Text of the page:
When looking for some new books to review in the Harper Collins catalogue I decided I needed something out of my comfort zone. Our reviewer Sam had already said he wanted to review the Zombie book so I chose the fifth book in the Selection Series by Kiera Cass. I would not normally read something that looks so glitzy and seems like a romance novel, but I know many young girls just love this sort of book.
Before my review I will give you a quick summary of the first four books. Although you do not have to have read any of these to read The Crown, it helps to know the background.
- Book One – The Selection – America Singer is one of 35 girls chosen for the selection, a process whereby the Prince Maxon will choose his future Queen. She gets to live in the palace, wear beautiful gowns and be treated like a princess, but has to give up her love for Aspen the boy she loves but can never may because he is a caste below her. Then she starts to have feeling for the Prince.
- Book Two – The Elite – America is one of the final six. When she is with Maxon she is bedazzled, but whe she sees Aspen around the palace she is conflicted. Soon she will have to decide.
- Book Three – The One – Find out who America chooses.
- Book Four – The Heir – King Maxion daughter is now ready to make her selection, but will she find a love like her parents?
In the Crown we catch up with Princess Eadlyn struggling through the selection process. Her twin brother has run off to marry a French Princess, her mother has had a heart attack and her father has taken leave to look after her and has handed the ruling of the Kingdom over the Eadlyn. In order to cope with all of this Eadlyn has narrowed her suitors down to an elite six. Not only does she have to choose a suitable husband, she must deal with unrest in her country all while worrying about her mother.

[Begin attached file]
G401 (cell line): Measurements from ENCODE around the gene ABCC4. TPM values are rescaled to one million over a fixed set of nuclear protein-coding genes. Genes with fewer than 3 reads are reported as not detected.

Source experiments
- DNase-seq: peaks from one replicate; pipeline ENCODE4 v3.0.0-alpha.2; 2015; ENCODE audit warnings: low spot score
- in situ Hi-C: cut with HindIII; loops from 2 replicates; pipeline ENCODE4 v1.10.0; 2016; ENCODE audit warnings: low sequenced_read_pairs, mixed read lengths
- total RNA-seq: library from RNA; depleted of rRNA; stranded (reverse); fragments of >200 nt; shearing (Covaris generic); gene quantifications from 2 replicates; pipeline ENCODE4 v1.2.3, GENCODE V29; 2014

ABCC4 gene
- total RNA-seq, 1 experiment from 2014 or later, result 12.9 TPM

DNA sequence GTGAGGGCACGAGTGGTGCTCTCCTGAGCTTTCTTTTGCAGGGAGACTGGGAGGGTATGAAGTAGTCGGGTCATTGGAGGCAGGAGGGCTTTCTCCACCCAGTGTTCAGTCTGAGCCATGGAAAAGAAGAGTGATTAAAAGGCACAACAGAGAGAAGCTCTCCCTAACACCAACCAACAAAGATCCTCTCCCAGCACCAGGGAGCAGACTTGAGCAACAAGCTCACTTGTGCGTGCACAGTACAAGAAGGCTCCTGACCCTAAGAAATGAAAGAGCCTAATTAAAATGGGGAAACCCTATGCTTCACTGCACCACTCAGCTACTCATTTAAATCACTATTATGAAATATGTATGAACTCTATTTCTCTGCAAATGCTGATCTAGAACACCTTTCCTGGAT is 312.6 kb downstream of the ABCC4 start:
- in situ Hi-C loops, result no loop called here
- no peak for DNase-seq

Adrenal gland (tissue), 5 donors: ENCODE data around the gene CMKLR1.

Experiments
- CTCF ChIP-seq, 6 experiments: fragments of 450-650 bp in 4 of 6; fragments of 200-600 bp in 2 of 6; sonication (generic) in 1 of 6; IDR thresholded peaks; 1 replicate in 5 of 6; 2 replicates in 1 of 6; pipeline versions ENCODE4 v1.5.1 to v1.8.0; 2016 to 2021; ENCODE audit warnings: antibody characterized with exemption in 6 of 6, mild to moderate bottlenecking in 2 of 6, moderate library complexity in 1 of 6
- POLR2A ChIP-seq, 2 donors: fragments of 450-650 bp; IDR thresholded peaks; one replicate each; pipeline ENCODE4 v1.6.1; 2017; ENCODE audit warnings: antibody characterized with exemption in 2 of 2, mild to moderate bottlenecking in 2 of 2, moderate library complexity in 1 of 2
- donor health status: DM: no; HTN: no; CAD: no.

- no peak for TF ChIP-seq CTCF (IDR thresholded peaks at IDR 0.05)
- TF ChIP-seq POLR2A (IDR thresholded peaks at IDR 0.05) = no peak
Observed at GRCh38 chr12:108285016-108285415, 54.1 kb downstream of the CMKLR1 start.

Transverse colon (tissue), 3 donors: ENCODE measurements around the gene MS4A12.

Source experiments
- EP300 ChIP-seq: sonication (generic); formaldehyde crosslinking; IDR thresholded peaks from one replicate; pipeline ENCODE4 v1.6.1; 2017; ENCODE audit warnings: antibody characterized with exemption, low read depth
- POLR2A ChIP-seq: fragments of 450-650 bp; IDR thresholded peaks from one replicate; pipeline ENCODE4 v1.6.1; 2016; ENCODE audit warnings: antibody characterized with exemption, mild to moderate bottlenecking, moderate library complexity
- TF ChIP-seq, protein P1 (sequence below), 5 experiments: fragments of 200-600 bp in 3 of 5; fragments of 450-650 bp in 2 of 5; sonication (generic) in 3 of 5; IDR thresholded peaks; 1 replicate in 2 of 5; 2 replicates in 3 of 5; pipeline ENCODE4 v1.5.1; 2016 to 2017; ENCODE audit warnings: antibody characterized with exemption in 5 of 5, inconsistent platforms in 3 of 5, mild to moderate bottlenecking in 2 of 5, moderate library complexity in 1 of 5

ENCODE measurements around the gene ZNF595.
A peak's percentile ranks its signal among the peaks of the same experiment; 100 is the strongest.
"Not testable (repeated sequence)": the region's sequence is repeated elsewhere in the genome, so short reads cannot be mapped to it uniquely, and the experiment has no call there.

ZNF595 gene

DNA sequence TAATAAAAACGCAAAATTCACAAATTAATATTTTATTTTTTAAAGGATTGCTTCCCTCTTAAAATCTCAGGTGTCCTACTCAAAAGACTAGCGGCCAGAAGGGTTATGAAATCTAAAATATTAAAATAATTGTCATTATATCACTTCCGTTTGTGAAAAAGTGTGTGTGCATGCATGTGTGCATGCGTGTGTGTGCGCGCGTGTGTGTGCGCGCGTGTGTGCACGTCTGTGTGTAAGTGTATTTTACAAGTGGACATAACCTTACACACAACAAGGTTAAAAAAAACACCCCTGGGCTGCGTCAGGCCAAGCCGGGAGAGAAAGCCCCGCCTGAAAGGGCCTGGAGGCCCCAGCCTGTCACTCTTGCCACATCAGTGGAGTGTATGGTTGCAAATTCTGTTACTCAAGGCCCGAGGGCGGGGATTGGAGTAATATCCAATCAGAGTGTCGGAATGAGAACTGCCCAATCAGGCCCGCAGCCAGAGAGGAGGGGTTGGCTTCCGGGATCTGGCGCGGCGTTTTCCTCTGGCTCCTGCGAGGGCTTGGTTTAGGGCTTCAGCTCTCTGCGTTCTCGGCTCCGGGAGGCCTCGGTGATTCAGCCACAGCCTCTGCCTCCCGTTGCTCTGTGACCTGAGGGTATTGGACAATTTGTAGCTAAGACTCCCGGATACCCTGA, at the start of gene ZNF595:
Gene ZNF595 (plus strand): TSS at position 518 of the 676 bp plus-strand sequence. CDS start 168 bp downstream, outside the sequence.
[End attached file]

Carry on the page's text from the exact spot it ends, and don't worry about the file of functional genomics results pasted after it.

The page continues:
I have to admit I read this book in a day. I was prepared to slog through it because it is my job to review books, but I was immediately drawn into the world Kiera Cass invented for her selection series, and I could not wait to see how her heroine dealt with the adversity that faced her. The love story was more of a sideline to the two main themes of the book. The first was how to be true to yourself when others do not seem to like you, and the second was how to deal with prejudice on both a large scale and at a personal level. In the end Eadlyn does choose her husband, but she does in style and on her own terms.
There are many romance novels on the market for young girls, but if I had a teenage daughter who loved romance and glamour and dreamt of being a princess I would be buying her the books in this series because they are all that and so much more! I loved the strong female characters who actually deal with real life issues in their made up world. I love the political element to the books as it stops the characters from becoming self-absorbed, but also encourages young girls to look to the bigger issues. But in reality I would also buy them because they are well written with great dialogue and good story lines. In fact The Crown was so good I may just have to head to the local library and get the rest of the series for my next holiday read.